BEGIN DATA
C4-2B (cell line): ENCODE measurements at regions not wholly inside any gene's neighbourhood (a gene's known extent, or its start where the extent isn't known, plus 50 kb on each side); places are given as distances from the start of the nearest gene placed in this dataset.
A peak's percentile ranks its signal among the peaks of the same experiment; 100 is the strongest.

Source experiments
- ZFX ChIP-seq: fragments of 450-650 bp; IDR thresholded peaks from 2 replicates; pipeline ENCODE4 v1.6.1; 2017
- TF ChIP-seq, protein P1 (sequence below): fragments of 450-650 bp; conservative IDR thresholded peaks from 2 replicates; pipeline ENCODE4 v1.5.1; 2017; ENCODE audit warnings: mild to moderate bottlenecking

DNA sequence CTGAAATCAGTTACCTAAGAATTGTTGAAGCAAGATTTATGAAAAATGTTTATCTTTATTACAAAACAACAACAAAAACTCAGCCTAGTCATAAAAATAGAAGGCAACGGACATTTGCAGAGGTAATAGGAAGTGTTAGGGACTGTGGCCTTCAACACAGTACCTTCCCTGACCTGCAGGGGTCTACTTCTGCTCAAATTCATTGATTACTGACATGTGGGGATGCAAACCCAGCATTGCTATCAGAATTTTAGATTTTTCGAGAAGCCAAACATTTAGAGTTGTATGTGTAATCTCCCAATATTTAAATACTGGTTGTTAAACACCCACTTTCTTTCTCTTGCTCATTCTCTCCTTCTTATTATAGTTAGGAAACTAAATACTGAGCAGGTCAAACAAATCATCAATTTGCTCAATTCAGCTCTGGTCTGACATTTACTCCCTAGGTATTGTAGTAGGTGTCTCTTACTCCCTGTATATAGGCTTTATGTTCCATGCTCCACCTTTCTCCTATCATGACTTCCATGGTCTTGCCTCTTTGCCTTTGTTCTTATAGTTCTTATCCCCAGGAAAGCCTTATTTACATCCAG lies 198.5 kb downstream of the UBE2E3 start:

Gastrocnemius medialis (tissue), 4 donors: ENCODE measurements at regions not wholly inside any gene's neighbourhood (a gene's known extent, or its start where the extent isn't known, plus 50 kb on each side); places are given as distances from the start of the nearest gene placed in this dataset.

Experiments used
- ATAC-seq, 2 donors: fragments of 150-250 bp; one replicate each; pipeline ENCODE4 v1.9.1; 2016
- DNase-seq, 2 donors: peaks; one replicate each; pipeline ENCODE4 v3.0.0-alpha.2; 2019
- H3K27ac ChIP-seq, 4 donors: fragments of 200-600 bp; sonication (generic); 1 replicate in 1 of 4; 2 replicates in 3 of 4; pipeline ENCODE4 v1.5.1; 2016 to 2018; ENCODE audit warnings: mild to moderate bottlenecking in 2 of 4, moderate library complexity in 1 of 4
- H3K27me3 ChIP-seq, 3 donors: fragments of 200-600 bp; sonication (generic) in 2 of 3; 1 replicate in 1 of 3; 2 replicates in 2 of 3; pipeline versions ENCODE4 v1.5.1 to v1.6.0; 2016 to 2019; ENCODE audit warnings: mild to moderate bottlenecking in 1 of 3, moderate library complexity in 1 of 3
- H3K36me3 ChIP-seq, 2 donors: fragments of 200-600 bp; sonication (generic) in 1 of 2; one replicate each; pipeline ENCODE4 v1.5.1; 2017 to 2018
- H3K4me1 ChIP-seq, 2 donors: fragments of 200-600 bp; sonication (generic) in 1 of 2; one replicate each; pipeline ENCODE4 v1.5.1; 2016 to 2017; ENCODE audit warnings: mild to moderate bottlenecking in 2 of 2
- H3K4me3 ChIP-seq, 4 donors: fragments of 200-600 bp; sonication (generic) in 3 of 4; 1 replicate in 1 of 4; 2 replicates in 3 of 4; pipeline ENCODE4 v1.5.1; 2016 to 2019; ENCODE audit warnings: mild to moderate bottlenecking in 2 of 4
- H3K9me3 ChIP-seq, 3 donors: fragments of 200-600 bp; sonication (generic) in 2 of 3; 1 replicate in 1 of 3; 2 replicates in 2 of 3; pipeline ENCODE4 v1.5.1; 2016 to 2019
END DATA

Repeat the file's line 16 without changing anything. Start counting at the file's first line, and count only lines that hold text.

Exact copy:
- H3K9me3 ChIP-seq, 3 donors: fragments of 200-600 bp; sonication (generic) in 2 of 3; 1 replicate in 1 of 3; 2 replicates in 2 of 3; pipeline ENCODE4 v1.5.1; 2016 to 2019